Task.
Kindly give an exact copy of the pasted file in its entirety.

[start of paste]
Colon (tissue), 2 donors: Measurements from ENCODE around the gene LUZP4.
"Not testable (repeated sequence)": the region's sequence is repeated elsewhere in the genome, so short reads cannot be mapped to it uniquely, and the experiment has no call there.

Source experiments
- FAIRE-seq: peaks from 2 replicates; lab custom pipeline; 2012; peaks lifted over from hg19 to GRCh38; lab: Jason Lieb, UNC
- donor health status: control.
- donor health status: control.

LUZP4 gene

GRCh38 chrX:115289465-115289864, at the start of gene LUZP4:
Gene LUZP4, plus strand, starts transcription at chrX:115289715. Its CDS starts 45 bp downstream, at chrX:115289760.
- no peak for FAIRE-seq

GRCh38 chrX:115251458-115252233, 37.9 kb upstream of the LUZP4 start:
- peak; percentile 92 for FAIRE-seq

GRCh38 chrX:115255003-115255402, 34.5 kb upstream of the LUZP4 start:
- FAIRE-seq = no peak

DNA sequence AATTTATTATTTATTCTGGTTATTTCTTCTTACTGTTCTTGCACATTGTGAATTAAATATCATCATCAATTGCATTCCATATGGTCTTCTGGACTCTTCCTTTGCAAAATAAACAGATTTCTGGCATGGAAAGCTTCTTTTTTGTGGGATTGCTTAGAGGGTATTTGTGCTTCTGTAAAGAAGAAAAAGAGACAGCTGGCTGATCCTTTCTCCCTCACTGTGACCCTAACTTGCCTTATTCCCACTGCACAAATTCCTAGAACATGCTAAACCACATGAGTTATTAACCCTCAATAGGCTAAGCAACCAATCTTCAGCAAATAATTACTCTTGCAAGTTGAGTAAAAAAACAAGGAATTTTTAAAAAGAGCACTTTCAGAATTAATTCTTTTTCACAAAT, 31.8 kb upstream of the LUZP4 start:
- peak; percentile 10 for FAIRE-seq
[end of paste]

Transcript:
Colon (tissue), 2 donors: Measurements from ENCODE around the gene LUZP4.
"Not testable (repeated sequence)": the region's sequence is repeated elsewhere in the genome, so short reads cannot be mapped to it uniquely, and the experiment has no call there.

Source experiments
- FAIRE-seq: peaks from 2 replicates; lab custom pipeline; 2012; peaks lifted over from hg19 to GRCh38; lab: Jason Lieb, UNC
- donor health status: control.
- donor health status: control.

LUZP4 gene

GRCh38 chrX:115289465-115289864, at the start of gene LUZP4:
Gene LUZP4, plus strand, starts transcription at chrX:115289715. Its CDS starts 45 bp downstream, at chrX:115289760.
- no peak for FAIRE-seq

GRCh38 chrX:115251458-115252233, 37.9 kb upstream of the LUZP4 start:
- peak; percentile 92 for FAIRE-seq

GRCh38 chrX:115255003-115255402, 34.5 kb upstream of the LUZP4 start:
- FAIRE-seq = no peak

DNA sequence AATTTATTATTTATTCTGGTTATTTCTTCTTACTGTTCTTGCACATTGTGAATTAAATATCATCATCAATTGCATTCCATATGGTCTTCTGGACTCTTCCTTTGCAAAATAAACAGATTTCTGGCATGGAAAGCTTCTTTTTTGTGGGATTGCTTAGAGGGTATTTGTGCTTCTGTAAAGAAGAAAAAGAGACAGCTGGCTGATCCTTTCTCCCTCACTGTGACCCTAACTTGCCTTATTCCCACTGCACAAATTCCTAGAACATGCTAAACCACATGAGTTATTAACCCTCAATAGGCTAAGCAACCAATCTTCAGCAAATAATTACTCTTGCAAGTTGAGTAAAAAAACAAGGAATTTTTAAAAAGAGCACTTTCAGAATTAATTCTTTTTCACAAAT, 31.8 kb upstream of the LUZP4 start:
- peak; percentile 10 for FAIRE-seq